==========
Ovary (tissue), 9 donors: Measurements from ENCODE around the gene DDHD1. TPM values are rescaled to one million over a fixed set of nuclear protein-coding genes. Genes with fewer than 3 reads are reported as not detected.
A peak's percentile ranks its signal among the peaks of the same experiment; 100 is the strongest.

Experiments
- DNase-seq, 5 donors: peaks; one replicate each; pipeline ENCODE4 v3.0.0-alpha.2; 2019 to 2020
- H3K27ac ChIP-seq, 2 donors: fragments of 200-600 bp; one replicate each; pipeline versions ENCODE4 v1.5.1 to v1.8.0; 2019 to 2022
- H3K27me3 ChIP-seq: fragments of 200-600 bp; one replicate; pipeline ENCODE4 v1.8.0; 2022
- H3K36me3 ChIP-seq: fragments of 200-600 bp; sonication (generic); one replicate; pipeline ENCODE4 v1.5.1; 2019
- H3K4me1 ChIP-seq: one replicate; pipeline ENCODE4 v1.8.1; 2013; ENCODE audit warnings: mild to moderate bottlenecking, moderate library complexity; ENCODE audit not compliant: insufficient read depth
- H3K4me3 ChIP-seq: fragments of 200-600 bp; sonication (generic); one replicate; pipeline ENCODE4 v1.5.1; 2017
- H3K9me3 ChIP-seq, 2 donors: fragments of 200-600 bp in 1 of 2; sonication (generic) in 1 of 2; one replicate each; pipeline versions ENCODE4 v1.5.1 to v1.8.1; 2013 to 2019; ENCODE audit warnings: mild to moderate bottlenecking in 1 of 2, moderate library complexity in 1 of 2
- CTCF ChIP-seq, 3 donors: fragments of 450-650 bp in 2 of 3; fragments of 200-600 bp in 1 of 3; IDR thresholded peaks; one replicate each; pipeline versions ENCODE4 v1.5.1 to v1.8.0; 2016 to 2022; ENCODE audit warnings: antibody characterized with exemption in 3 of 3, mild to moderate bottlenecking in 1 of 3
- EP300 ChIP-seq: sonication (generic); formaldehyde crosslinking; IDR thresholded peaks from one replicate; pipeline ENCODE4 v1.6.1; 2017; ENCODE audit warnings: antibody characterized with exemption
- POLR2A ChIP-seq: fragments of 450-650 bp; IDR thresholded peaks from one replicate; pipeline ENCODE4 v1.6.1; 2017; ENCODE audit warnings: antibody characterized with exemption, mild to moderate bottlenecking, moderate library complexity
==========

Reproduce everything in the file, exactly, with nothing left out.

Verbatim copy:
Ovary (tissue), 9 donors: Measurements from ENCODE around the gene DDHD1. TPM values are rescaled to one million over a fixed set of nuclear protein-coding genes. Genes with fewer than 3 reads are reported as not detected.
A peak's percentile ranks its signal among the peaks of the same experiment; 100 is the strongest.

Experiments
- DNase-seq, 5 donors: peaks; one replicate each; pipeline ENCODE4 v3.0.0-alpha.2; 2019 to 2020
- H3K27ac ChIP-seq, 2 donors: fragments of 200-600 bp; one replicate each; pipeline versions ENCODE4 v1.5.1 to v1.8.0; 2019 to 2022
- H3K27me3 ChIP-seq: fragments of 200-600 bp; one replicate; pipeline ENCODE4 v1.8.0; 2022
- H3K36me3 ChIP-seq: fragments of 200-600 bp; sonication (generic); one replicate; pipeline ENCODE4 v1.5.1; 2019
- H3K4me1 ChIP-seq: one replicate; pipeline ENCODE4 v1.8.1; 2013; ENCODE audit warnings: mild to moderate bottlenecking, moderate library complexity; ENCODE audit not compliant: insufficient read depth
- H3K4me3 ChIP-seq: fragments of 200-600 bp; sonication (generic); one replicate; pipeline ENCODE4 v1.5.1; 2017
- H3K9me3 ChIP-seq, 2 donors: fragments of 200-600 bp in 1 of 2; sonication (generic) in 1 of 2; one replicate each; pipeline versions ENCODE4 v1.5.1 to v1.8.1; 2013 to 2019; ENCODE audit warnings: mild to moderate bottlenecking in 1 of 2, moderate library complexity in 1 of 2
- CTCF ChIP-seq, 3 donors: fragments of 450-650 bp in 2 of 3; fragments of 200-600 bp in 1 of 3; IDR thresholded peaks; one replicate each; pipeline versions ENCODE4 v1.5.1 to v1.8.0; 2016 to 2022; ENCODE audit warnings: antibody characterized with exemption in 3 of 3, mild to moderate bottlenecking in 1 of 3
- EP300 ChIP-seq: sonication (generic); formaldehyde crosslinking; IDR thresholded peaks from one replicate; pipeline ENCODE4 v1.6.1; 2017; ENCODE audit warnings: antibody characterized with exemption
- POLR2A ChIP-seq: fragments of 450-650 bp; IDR thresholded peaks from one replicate; pipeline ENCODE4 v1.6.1; 2017; ENCODE audit warnings: antibody characterized with exemption, mild to moderate bottlenecking, moderate library complexity